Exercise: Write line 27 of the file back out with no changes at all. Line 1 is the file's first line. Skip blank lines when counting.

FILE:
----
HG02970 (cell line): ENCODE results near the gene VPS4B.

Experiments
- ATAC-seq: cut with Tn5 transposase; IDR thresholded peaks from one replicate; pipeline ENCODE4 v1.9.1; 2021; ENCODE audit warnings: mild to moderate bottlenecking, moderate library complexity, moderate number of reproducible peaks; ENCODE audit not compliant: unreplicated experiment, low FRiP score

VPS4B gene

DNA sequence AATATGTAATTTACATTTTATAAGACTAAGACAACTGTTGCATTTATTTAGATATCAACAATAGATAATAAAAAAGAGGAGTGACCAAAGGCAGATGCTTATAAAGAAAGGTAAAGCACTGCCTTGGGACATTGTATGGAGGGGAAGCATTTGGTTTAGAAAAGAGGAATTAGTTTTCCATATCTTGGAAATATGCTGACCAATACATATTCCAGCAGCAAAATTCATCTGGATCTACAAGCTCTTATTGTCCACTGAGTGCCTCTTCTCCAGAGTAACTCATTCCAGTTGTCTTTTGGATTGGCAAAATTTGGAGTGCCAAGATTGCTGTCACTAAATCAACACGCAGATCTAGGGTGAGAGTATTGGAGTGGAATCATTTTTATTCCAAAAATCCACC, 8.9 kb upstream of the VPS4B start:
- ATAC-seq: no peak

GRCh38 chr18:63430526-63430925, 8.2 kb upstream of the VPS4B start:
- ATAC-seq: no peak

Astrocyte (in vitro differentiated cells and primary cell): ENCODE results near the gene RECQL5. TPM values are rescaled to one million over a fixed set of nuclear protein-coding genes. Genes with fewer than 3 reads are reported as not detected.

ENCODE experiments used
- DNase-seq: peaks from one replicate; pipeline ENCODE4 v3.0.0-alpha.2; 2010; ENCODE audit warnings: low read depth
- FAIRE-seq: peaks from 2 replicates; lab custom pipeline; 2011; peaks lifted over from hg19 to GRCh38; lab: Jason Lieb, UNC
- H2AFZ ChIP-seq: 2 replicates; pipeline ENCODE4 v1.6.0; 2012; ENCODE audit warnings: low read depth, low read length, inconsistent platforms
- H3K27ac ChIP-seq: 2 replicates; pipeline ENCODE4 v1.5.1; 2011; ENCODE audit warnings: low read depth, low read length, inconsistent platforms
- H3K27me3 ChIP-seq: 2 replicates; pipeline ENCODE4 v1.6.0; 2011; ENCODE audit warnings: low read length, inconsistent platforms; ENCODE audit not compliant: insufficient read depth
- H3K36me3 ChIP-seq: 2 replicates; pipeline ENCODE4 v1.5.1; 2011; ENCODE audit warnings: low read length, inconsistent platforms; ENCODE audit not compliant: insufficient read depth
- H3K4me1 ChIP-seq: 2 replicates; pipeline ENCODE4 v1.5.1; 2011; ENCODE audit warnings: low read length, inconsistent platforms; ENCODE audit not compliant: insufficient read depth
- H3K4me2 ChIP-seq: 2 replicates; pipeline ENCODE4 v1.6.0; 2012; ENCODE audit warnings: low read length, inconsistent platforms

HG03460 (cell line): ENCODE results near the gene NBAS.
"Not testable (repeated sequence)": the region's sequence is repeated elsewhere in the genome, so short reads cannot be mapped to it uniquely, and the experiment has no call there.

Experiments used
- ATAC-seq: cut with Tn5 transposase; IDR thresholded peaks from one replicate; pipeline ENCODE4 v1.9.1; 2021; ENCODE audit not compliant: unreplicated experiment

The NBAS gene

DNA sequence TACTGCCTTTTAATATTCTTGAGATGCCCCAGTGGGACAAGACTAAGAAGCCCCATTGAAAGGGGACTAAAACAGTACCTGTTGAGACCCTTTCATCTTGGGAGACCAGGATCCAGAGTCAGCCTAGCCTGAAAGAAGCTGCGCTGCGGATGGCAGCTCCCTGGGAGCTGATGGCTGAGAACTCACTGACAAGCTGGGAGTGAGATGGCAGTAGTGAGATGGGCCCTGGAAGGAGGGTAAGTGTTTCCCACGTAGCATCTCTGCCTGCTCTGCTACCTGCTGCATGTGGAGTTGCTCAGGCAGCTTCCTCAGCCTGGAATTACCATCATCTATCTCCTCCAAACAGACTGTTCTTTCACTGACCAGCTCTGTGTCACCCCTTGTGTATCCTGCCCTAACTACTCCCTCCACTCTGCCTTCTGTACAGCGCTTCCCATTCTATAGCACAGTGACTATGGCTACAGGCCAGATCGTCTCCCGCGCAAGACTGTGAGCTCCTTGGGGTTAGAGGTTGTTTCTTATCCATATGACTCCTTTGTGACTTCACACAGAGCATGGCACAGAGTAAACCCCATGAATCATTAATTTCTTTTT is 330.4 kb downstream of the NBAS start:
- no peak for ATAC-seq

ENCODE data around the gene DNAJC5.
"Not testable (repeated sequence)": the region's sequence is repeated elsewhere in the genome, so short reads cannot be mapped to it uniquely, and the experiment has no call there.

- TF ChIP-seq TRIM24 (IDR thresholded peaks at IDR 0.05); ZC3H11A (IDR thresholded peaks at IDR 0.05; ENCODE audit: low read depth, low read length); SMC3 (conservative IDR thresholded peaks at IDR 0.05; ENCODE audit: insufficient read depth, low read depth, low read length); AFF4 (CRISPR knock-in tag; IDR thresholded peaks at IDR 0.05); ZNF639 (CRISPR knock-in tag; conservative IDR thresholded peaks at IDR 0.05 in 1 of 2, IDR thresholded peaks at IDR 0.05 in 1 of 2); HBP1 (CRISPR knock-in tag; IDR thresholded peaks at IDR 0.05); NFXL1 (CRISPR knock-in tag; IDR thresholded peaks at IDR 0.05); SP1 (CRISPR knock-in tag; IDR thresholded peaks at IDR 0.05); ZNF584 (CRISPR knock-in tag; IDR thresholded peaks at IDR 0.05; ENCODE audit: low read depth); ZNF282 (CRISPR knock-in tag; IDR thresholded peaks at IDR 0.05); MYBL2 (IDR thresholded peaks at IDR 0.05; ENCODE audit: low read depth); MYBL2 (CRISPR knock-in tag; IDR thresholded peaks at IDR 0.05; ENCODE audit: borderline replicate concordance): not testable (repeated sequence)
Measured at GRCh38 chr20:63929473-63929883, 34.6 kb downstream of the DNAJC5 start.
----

"Not testable (repeated sequence)": the region's sequence is repeated elsewhere in the genome, so short reads cannot be mapped to it uniquely, and the experiment has no call there.